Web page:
I originally posted this on the Qiime 1 forum and was told to post my questions here. Sorry for any confusion.
Hello, I am a Linux System Admin and I work in a research facility where a few doctors, scientists and researchers have reached out to me to setup Qiime on Ubuntu 16.04 in VMWare vSphere. They want to have two Ubuntu VMs, one with Qiime v1 and the other with Qiime v2. Most of them want to do their work on the VM with Qiime v1, since they are very familiar with that version and start to learn more about Qiime v2 with the other VM.
I don’t know much about the software and I’ve been reading this Google Group along with the website and I have a few questions, in the hopes of getting the setup correct.
When I build, I like to optimize the VM to the best of my ability. Looks like I can allocate one data disc in vSphere to host the Ubuntu VM. Will this be ok? The people that I’m supporting are asking for 1 TB size VMs as they are processing very large samples (I think this is the correct term).
I will use paravirtual scsi adapters for connections, unless others have other recommendations.
I want to setup multiple partitions in the Ubuntu VM, such as /var, /var/tmp/, /tmp, /opt, /home, and /usr/local. Will this cause an issue or are there recommendation partitions with working with Qiime?
Looks like Qiime doesn’t use a daemon, but reminds me of python pip. Where from a Bash Shell prompt, the end user can type “qiime” and it changes the prompt to show 'qiime" and they can start their work with the software. From shadowing these users looks like do most of the software work from their home directory. Should I allocate more space to /home directories due to this?
Hope these questions are clear and thanks in advance.
That should be more than enough. Most amplicon datasets I’ve seen range from 3gb to 20gb. But as we’re moving into a multi-omics world, that size will only go up.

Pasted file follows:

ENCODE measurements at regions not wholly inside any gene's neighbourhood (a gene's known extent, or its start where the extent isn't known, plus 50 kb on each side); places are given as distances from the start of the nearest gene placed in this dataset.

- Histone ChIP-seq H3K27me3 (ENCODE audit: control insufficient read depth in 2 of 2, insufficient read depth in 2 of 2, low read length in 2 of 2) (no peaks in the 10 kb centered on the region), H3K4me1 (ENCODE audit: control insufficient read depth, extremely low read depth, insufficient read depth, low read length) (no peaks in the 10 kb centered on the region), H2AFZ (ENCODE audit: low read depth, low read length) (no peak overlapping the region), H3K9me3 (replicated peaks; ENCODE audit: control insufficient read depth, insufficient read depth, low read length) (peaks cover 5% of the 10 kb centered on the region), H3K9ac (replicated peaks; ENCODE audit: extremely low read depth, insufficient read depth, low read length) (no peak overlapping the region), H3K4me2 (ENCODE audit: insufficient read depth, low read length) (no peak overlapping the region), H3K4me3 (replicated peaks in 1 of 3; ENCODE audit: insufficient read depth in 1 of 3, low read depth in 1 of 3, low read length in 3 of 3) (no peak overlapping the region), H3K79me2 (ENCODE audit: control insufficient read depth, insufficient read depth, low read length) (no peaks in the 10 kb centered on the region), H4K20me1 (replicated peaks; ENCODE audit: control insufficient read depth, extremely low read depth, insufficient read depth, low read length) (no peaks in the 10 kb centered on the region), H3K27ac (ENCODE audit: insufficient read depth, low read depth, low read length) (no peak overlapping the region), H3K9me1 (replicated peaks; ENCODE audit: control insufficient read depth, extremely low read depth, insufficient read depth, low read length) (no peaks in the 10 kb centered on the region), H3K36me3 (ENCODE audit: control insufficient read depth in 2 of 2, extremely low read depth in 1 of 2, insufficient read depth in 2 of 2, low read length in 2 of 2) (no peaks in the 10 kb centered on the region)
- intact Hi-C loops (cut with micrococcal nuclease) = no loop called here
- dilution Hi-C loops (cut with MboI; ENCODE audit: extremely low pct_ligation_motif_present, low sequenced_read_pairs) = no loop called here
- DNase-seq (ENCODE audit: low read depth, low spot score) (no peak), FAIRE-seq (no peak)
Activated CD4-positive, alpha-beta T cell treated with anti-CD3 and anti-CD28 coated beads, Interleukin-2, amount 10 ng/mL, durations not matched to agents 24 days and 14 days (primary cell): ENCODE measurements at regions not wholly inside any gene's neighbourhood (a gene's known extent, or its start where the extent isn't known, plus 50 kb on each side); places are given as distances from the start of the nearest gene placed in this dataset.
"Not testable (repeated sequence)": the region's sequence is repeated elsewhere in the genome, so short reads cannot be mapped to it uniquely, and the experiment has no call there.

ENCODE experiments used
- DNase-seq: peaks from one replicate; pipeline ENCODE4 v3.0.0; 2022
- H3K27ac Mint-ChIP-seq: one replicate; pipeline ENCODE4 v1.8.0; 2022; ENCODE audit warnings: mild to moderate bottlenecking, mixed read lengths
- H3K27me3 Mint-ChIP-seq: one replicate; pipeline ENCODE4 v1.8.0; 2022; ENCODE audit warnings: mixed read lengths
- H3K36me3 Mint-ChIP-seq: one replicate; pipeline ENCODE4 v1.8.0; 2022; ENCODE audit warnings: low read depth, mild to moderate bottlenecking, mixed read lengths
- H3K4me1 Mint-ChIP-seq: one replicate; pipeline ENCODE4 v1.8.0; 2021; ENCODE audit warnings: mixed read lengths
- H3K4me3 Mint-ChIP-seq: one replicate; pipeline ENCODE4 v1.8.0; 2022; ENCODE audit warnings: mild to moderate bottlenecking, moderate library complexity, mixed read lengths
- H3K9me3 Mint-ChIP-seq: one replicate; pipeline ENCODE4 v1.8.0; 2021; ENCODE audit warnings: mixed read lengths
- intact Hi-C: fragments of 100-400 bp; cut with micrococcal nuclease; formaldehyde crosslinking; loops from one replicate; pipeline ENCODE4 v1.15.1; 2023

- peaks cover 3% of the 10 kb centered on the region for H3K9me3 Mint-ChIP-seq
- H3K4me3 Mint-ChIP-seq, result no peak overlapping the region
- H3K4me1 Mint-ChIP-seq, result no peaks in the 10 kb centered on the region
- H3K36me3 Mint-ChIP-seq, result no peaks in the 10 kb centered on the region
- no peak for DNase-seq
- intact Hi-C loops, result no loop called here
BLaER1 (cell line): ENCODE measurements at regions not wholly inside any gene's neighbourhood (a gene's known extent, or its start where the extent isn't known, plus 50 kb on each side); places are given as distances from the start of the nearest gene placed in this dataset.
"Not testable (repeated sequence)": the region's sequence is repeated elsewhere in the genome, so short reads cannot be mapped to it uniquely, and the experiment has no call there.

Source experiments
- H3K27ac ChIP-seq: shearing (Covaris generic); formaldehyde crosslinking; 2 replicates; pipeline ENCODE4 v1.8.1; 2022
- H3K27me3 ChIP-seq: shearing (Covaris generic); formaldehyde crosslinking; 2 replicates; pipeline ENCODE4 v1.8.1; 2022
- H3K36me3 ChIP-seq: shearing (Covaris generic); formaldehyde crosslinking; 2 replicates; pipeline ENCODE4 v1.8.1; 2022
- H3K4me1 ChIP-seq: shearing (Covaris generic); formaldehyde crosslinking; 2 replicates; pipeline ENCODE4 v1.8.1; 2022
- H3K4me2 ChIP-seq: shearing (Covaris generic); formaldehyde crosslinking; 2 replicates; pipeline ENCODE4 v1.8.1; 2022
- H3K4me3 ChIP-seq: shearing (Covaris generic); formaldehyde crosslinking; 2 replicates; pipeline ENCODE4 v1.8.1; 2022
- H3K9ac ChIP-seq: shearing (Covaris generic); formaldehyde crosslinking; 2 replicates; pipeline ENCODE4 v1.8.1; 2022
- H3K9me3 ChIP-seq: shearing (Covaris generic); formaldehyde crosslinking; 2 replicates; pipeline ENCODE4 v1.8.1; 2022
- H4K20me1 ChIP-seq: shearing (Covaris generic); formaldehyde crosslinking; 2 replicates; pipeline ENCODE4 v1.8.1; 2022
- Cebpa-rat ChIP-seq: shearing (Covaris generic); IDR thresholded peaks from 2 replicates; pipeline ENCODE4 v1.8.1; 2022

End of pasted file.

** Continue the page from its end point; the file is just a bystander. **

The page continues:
(Regarding terminology, it may be the case that the samples are very large, but more commonly we’d have many samples making the dataset very large )
I can’t say whether that is a good or bad idea w.r.t. vSphere, but guessing by the name it seems fine to me, Linux certainly should have no issue recognizing that.
None of that will be an issue, but it sounds a little complex for the inside of a VM. I suppose with that many partitions you will have to use LVM, so resizing the partitions won’t be as nightmarish as it could otherwise be.
Something to keep in mind is QIIME 2 does almost everything in the /tmp directory while it is processing/recording data, so make sure to allocate enough disk space there (single tenant, 75gb should be fine, if multiple tenants are in the same VM you might want to scale that up). You can also configure QIIME 2 to use a different directory by setting the TMPDIR environment variable, but since this is a custom VM, it’s probably easier to just set up /tmp with lots of room.
As an aside, if you ever intended to map a physical device inside the VM, /tmp is probably the one worth mapping as that would make it much faster.
That is correct, QIIME 2 has a command line interface which accepts subcommands instead of having lots of little commands (like QIIME 1) and does not have a daemon, it will only run when invoked (and it will block the shell while it runs).
Allocate most of your space to /home (paying attention to /tmp still) and I think your users will be much happier